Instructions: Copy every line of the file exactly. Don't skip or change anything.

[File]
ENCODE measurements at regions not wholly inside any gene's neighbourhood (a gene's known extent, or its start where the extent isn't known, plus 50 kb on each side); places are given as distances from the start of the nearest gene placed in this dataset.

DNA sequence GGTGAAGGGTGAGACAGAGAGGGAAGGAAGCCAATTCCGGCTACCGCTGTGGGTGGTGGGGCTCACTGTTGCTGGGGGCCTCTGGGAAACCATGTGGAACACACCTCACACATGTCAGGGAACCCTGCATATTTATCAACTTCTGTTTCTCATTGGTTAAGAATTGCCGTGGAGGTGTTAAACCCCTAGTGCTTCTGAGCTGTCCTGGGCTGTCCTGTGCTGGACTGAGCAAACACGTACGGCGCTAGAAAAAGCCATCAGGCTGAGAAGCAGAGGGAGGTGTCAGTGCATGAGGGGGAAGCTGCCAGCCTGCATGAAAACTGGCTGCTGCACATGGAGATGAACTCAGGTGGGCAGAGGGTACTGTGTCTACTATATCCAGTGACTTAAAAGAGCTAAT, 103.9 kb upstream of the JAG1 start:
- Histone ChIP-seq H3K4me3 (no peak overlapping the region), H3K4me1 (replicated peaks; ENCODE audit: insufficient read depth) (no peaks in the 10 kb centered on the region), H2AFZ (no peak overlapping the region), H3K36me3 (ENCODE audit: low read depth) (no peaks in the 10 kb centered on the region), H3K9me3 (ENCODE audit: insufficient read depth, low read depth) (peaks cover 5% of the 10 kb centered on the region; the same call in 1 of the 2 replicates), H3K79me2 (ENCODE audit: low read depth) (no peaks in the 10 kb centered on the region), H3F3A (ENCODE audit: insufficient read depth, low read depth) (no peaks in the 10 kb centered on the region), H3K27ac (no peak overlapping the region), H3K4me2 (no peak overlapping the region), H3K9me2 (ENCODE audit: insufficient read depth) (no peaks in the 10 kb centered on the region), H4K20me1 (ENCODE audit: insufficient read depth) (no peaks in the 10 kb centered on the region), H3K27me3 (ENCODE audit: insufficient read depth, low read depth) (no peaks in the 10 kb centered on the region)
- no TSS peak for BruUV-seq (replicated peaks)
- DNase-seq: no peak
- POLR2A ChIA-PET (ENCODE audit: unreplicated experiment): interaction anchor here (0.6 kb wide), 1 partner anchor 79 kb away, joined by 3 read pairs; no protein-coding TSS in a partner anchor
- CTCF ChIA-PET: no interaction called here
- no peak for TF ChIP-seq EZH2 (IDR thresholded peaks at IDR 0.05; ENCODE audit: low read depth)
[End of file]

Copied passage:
ENCODE measurements at regions not wholly inside any gene's neighbourhood (a gene's known extent, or its start where the extent isn't known, plus 50 kb on each side); places are given as distances from the start of the nearest gene placed in this dataset.

DNA sequence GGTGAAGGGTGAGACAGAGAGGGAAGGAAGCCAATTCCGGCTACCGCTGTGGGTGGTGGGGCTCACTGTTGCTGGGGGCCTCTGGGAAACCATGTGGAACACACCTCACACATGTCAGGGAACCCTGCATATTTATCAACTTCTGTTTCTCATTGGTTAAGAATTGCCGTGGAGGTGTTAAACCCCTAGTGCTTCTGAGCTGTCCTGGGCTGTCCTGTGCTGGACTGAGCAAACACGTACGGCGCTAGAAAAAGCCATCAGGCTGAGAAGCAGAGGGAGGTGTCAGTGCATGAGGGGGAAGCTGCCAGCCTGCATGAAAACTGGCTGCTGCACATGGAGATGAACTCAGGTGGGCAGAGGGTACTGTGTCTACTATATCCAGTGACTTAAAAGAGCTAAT, 103.9 kb upstream of the JAG1 start:
- Histone ChIP-seq H3K4me3 (no peak overlapping the region), H3K4me1 (replicated peaks; ENCODE audit: insufficient read depth) (no peaks in the 10 kb centered on the region), H2AFZ (no peak overlapping the region), H3K36me3 (ENCODE audit: low read depth) (no peaks in the 10 kb centered on the region), H3K9me3 (ENCODE audit: insufficient read depth, low read depth) (peaks cover 5% of the 10 kb centered on the region; the same call in 1 of the 2 replicates), H3K79me2 (ENCODE audit: low read depth) (no peaks in the 10 kb centered on the region), H3F3A (ENCODE audit: insufficient read depth, low read depth) (no peaks in the 10 kb centered on the region), H3K27ac (no peak overlapping the region), H3K4me2 (no peak overlapping the region), H3K9me2 (ENCODE audit: insufficient read depth) (no peaks in the 10 kb centered on the region), H4K20me1 (ENCODE audit: insufficient read depth) (no peaks in the 10 kb centered on the region), H3K27me3 (ENCODE audit: insufficient read depth, low read depth) (no peaks in the 10 kb centered on the region)
- no TSS peak for BruUV-seq (replicated peaks)
- DNase-seq: no peak
- POLR2A ChIA-PET (ENCODE audit: unreplicated experiment): interaction anchor here (0.6 kb wide), 1 partner anchor 79 kb away, joined by 3 read pairs; no protein-coding TSS in a partner anchor
- CTCF ChIA-PET: no interaction called here
- no peak for TF ChIP-seq EZH2 (IDR thresholded peaks at IDR 0.05; ENCODE audit: low read depth)